Amid a massive and lucrative cleanup process for cleanup of disaster-stricken Fukushima prefecture in Japan, the yakuza – one of the oldest and most infamous Japanese organized crime groups – is taking advantage of the severe lack of manpower and the huge budget allocated by the central government for the prefecture’s cleanup.
With the Japanese central government expecting to spend trillions of yen for the cleanup of the prefecture which was struck by the March 2011 earthquake and tsunami – not to mention the resulting nuclear catastrophe – the yakuza have been actively looking for ways to siphon some of the funds going towards the cleanup process. In Yamagata prefecture, the Yamagata District Court handed down an eight-month prison term to a 40-year-old former senior member of the yakuza who was skimming funds from workers hired without a staffing agency license. The accused hired the men to work for a company based in Yamagata Prefecture was subcontracted for a project commissioned by the Date city government. The man approached an acquaintance in the construction industry to “employ” seven workers that he had found – unemployed men who were eager for any kind of work – offering to pay them 12,000 yen (around 120 US dollars) a day for “simple jobs”. With the small amount of pay he promised them, the gang member siphoned off around 100,000 yen and 200,000 yen from the workers’ wages. “I expected that background checks would be lax because decontamination operations require large amounts of manpower,” the accused said. “I attempted to expand my business (by profiting from the work).” Prosecutors said in court that the man gave cuts to the crime syndicate he belonged to at the time, the yakuza group being the largest in Yamagata Prefecture with around 40 members.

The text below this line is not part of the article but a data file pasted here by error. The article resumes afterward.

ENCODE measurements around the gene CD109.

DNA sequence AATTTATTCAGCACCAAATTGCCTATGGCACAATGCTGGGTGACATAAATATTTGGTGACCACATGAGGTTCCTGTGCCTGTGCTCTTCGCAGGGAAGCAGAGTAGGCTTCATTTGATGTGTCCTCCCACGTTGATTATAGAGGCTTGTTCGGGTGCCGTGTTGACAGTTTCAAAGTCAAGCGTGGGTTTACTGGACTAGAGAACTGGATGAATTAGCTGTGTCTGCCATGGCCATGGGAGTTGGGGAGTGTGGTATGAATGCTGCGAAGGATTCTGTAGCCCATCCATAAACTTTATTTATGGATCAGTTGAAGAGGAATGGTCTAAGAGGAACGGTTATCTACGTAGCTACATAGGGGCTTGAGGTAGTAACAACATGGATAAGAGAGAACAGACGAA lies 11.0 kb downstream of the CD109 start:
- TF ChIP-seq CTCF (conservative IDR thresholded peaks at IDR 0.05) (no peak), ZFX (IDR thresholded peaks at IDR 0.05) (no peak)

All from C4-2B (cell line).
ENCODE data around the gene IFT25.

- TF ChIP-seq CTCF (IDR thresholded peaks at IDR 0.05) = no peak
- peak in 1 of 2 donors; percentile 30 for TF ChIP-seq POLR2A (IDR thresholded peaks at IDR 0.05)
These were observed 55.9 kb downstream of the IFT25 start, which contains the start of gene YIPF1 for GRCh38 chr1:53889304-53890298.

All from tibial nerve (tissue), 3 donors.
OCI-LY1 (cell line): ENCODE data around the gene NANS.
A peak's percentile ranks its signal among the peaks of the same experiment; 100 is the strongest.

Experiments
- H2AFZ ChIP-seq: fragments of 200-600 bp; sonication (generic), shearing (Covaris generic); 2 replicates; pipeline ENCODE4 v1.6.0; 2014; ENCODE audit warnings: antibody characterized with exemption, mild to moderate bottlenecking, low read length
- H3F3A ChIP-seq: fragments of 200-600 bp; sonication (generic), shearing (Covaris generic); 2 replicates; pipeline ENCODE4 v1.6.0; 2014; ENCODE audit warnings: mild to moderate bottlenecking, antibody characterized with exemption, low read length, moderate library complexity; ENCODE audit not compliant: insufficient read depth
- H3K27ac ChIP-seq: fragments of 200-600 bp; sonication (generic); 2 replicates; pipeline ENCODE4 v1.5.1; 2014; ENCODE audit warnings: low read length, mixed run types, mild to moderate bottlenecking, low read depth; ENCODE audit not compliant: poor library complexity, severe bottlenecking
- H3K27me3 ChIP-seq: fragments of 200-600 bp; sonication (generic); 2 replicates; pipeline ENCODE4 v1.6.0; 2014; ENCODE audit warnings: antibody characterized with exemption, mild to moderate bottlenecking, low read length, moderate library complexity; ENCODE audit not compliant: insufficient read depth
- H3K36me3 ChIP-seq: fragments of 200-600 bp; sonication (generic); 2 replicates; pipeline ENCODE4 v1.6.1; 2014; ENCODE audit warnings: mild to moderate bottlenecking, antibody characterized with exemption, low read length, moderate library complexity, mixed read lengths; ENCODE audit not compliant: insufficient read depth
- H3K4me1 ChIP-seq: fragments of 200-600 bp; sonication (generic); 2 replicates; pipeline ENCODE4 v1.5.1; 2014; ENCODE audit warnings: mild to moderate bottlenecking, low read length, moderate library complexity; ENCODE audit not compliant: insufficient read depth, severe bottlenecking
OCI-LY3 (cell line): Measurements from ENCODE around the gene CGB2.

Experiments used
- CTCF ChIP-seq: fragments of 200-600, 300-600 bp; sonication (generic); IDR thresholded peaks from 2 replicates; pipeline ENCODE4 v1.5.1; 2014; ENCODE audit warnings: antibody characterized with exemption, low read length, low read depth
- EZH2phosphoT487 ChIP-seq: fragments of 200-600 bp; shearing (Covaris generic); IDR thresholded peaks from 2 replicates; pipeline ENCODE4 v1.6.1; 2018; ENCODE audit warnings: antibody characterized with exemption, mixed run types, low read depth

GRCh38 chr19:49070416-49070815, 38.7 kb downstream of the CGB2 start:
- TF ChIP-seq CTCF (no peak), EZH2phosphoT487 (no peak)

“The Yamagata case is just the tip of the iceberg,” a prefectural police official said, alluding to the opinion that yakuza gangs are deeply embedded into the decontamination work in Fukushima. In the Yamagata case, the court’s decision was to give a shortened sentence, on the grounds that the accused had quit his criminal organization after the case surfaced. The accused was charged with violating the worker dispatch law, carrying a maximum one-year prison term or a 1 million yen fine. But the police are decrying that there have been many cases such as this where the convicted person receives a shortened sentence. “The law was set without anticipating the involvement of gangsters, so sentences tend to be light,” said a senior official with the Yamagata prefectural police.
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